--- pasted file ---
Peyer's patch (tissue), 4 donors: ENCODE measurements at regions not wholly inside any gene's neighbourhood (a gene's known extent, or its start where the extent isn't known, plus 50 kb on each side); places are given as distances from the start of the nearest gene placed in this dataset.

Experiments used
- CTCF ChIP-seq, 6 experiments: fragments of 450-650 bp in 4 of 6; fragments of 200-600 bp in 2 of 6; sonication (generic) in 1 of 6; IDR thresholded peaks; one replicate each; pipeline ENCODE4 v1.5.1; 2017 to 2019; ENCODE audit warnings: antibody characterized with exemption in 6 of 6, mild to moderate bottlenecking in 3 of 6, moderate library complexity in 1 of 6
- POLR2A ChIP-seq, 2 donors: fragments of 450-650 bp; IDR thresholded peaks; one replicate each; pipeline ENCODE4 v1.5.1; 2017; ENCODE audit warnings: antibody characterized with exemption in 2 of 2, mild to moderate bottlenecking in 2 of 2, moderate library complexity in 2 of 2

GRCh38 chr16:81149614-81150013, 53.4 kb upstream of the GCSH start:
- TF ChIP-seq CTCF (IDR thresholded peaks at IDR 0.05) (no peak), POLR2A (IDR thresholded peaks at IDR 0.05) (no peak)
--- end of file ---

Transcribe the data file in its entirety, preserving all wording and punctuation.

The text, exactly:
Peyer's patch (tissue), 4 donors: ENCODE measurements at regions not wholly inside any gene's neighbourhood (a gene's known extent, or its start where the extent isn't known, plus 50 kb on each side); places are given as distances from the start of the nearest gene placed in this dataset.

Experiments used
- CTCF ChIP-seq, 6 experiments: fragments of 450-650 bp in 4 of 6; fragments of 200-600 bp in 2 of 6; sonication (generic) in 1 of 6; IDR thresholded peaks; one replicate each; pipeline ENCODE4 v1.5.1; 2017 to 2019; ENCODE audit warnings: antibody characterized with exemption in 6 of 6, mild to moderate bottlenecking in 3 of 6, moderate library complexity in 1 of 6
- POLR2A ChIP-seq, 2 donors: fragments of 450-650 bp; IDR thresholded peaks; one replicate each; pipeline ENCODE4 v1.5.1; 2017; ENCODE audit warnings: antibody characterized with exemption in 2 of 2, mild to moderate bottlenecking in 2 of 2, moderate library complexity in 2 of 2

GRCh38 chr16:81149614-81150013, 53.4 kb upstream of the GCSH start:
- TF ChIP-seq CTCF (IDR thresholded peaks at IDR 0.05) (no peak), POLR2A (IDR thresholded peaks at IDR 0.05) (no peak)